CER studies of HSAM compared to other skin substitutes in general, and placental membrane allografts in particular, are vital to support the future, expanded use of skin substitutes. Cost–effectiveness analyses of CER databases may act as important tools to shape health care policy for private and government payors. CER studies of DFUs would serve to provide critical information complimentary to the data generated in RCTs. Retrospective CER analyses of tens of thousands of patients would add more complete information on treatment effectiveness in broader patient populations presenting with a range of wounds under real-world conditions.
Better informed clinical practice decisions rely on both RCTs and CER studies. Each have strengths and weaknesses inherent in their respective study designs."
Whereas RCTs show what a treatment can do, under the conditions of the study protocol, CER studies show what a treatment does do, in the real-world, as the product is actually used. Real-world studies, without restrictions regarding the number of treatment applications, the duration of time between treatments or the use of adjunctive treatments (e.g. negative-pressure wound therapy, hyperbaric oxygen), act to inform clinical practice, influence wound care treatment algorithms and aid wound care professionals in providing optimal patient care.
Better informed clinical practice decisions rely on both RCTs and CER studies. Each have strengths and weaknesses inherent in their respective study designs.
Do you have future studies planned, or know of other studies in the field, for further assessing the benefits of HSAMs for patients with DFUs?
Planned HSAM studies include the collection and analysis of comprehensive data on clinically important DFU subgroups, using both RCT and CER study designs. These studies will include broader patient populations, different wound types and expanded wound and treatment characteristics that have yet to be addressed.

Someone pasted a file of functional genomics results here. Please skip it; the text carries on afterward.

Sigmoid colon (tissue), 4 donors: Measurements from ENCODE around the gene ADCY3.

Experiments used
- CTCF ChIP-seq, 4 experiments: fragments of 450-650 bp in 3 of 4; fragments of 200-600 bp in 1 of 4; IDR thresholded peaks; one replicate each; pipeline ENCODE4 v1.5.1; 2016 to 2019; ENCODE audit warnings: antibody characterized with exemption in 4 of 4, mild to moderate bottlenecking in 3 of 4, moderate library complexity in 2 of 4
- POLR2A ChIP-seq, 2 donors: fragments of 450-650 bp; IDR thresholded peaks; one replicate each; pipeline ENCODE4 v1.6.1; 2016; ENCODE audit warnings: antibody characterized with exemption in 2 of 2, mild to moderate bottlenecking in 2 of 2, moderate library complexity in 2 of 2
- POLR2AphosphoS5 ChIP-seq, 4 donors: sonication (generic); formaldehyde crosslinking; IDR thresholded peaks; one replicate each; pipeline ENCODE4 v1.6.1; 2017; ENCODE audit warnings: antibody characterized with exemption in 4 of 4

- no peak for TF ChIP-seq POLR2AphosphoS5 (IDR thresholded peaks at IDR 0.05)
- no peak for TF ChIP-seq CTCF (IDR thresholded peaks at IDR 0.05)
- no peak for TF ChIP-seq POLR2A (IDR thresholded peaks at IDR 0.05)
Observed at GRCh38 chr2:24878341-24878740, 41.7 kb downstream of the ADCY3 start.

We urge that future HSAM studies commit to real-world CER initiatives that use large, de-identified wound care databases comparing the effectiveness of HSAM with other amniotic membrane allografts marketed in the USA as human cell tissue products. These CER studies will include large numbers of patients and more clinical facilities than have been studied in previous trials and published in recent research articles.
Prospective, multicenter, parallel group RCTs, which include only older patients, would be of particular benefit to the clinical community and healthcare policy decision makers."
RCT trials would lend themselves, by design, to the assessment of combination treatments of two or more classes of skin substitutes. ‘Rescue therapy’ study designs that allow for cross-over assignments for all treatment arms have yet to be systematically conducted. To date, no clinically meaningful conclusions have been able to be drawn for patients who fail on one skin substitute subsequently treated with a different class of skin substitute. Prospective, multicenter, parallel group RCTs, which include only older patients, would be of particular benefit to the clinical community and healthcare policy decision makers. Generating sufficient data that would allow for efficacy analyses of wound care products when used to treat patients with specific, common co-morbidities is encouraged. Long-term, follow-up studies of 1 year and longer, to enable data collection on emergency room visits, hospitalizations, ulcer recurrence, infections, cellulitis, osteomyelitis, amputations, sepsis, and deaths, are needed to evaluate and compare longitudinal effectiveness of wound care products.
The current HSAM trial results show valid information that may help to change current wound treatment algorithms regarding the use of skin substitutes. HSAM is currently in use in the USA (HSAM is marketed in the USA as a human cell tissue product) not only for DFUs, but also for dehisced wounds, pressure ulcers, venous leg ulcers and other wounds with exposed bone and tendon. What remains to be pursued by clinicians and clinical researchers is the systematic collection of clinical data for these and other wounds types, patient populations and clinical practice settings.